HTML5 Zone is brought to you in partnership with:

Alosh Bennett is a passionate programmer and has been working on various java technologies since 2002. He is an ardent believer and promoter of the FOSS cause and is interested in RESTful architectures, web development and scripting languages. He is currently employed with Oracle Corporation. Alosh is a DZone MVB and is not an employee of DZone and has posted 6 posts at DZone. You can read more from them at their website. View Full User Profile

HTML5 Canvas Sample – Building a maze

02.15.2011
| 10967 views |
  • submit to reddit

There are a lot of features that HTML5 bring. What makes canvas popular?

Canvas provides a screen area onto which you could draw 2D shapes and images. The set of APIs are simple. But the strength of the canvas comes from how you could manipulate it using javascript.

(Please view the canvas in action here )

We start by defining a canvas. Note that the canvas element would be rendered only if your browser supports it.

<canvas id="canvas" width="100" height="100">Your browser does not support canvas.</canvas>


Next, we define an array in javascript to hold the maze data, initialize it and start building our maze by venturing out into the first cell.

 var board = new Array();

function maze() {
init(); //initialize the maze
explorePath(1,1); //start exploring
}

function init() {
var canvas = document.getElementById("canvas");
if (canvas.getContext) {
context = canvas.getContext("2d");
//paint the maze black
}
for(i=0; i< SIZE; i++) {
board[i] = new Array();
for(j=0; j<SIZE; j++) {
board[i][j] = 0; //fill the board array with zeroes
}
}
}

For the explorePath method, we use a recursive algorithm:

Paint the cell white
Initialize options list {UP, DOWN, FORWARD, BACKWARD}
While options:
Select option randomly
If valid option - Cell is unoccupied, we don't create tunnels etc.
explorePath(option)
remove explore option from list
end loop.

In short, we are doing a back-tracking traversal (DFS) of the option tree.

The algorithm works fine until we try to put a delay between each explorePath call to get that nice effect.
You see, it is not really easy to sleep() in javascript. There is no equivalent of Java sleep.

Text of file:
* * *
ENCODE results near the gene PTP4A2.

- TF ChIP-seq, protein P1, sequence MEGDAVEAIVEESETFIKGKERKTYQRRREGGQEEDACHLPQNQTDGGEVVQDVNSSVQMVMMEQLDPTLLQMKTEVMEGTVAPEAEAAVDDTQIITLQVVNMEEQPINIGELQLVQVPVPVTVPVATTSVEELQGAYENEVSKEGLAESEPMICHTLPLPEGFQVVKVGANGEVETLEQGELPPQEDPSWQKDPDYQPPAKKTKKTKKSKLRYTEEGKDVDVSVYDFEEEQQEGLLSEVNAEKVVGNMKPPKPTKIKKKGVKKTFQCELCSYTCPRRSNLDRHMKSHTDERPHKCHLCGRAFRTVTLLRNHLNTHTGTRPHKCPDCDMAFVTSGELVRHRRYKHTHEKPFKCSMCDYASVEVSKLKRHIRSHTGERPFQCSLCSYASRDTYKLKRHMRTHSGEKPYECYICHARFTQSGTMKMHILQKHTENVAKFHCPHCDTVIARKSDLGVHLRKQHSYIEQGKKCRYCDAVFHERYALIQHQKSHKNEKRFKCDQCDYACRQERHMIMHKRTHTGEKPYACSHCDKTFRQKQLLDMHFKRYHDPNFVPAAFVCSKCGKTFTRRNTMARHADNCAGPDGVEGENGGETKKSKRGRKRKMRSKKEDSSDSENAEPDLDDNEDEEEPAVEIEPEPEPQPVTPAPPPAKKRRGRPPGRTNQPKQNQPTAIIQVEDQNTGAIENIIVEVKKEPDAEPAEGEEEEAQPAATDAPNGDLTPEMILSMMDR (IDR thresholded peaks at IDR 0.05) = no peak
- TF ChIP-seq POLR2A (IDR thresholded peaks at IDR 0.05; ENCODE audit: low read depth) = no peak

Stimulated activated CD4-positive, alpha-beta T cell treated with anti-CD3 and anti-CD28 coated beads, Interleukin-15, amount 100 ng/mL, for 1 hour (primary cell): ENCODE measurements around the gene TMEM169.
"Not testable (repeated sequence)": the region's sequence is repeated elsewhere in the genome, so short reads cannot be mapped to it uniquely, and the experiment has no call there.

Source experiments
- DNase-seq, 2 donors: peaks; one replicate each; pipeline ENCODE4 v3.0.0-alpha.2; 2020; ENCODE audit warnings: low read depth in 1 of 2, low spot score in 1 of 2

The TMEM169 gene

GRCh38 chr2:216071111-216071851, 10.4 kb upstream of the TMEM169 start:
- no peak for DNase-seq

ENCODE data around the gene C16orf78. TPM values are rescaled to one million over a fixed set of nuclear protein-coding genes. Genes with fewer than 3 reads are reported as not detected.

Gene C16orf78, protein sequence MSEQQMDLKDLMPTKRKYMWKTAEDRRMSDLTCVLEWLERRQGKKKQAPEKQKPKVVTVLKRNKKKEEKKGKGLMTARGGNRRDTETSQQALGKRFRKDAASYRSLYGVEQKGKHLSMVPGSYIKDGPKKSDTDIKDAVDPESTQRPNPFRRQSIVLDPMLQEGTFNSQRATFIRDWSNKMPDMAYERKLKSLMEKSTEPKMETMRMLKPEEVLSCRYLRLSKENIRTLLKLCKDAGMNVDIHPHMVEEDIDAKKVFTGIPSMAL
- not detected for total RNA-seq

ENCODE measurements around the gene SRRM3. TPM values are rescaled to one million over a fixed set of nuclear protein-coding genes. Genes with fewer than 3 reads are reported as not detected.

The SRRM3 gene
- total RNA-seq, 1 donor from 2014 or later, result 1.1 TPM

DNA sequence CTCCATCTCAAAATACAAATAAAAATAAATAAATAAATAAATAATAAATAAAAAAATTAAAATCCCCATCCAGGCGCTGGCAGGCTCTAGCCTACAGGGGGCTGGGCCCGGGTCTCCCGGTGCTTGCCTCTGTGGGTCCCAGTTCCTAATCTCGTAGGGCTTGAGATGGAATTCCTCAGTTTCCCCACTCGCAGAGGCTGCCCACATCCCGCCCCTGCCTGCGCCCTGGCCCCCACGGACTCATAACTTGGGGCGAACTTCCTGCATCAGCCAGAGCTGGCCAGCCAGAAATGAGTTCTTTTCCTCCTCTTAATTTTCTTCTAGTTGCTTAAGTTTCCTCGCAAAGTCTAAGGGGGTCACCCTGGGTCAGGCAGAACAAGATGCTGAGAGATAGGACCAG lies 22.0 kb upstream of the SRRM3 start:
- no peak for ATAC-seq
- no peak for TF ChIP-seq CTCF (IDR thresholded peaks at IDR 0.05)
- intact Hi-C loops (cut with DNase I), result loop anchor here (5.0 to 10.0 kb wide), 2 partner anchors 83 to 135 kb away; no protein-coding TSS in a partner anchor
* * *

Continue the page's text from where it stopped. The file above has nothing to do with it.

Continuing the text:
What we could do is this:

  setTimeOut('explorePath()', 100);


This would call the explorePath after a delay of 100 milliseconds. But, the call to setTimeOut() is non-blocking and it would continue execution while scheduling explorePath() to be executed after 100 milliseconds.

We could maintain our own call stack and choose not to call the explorePath() recursively. But it is easier to just push the maze positions to be painted white into a stack and continue execution. Once the display stack is ready we could pop from it and render onto canvas in a delayed manner using setTimeOut().

Finally, we could add a nice touch to the maze by not changing its directions too often, but in a timely manner based on a seeded probability.

Here’s the complete source (right click and view source). And don’t forget to save your maze as a PNG (again, right click and save).

References
Published at DZone with permission of Alosh Bennett, author and DZone MVB. (source)

(Note: Opinions expressed in this article and its replies are the opinions of their respective authors and not those of DZone, Inc.)

Comments

Jose Jeria replied on Mon, 2011/02/21 - 5:43am

Note that you don't need to put quotes around the function to be used in the setTimeout:

setTimeOut(explorePath, 100);

 

Comment viewing options

Select your preferred way to display the comments and click "Save settings" to activate your changes.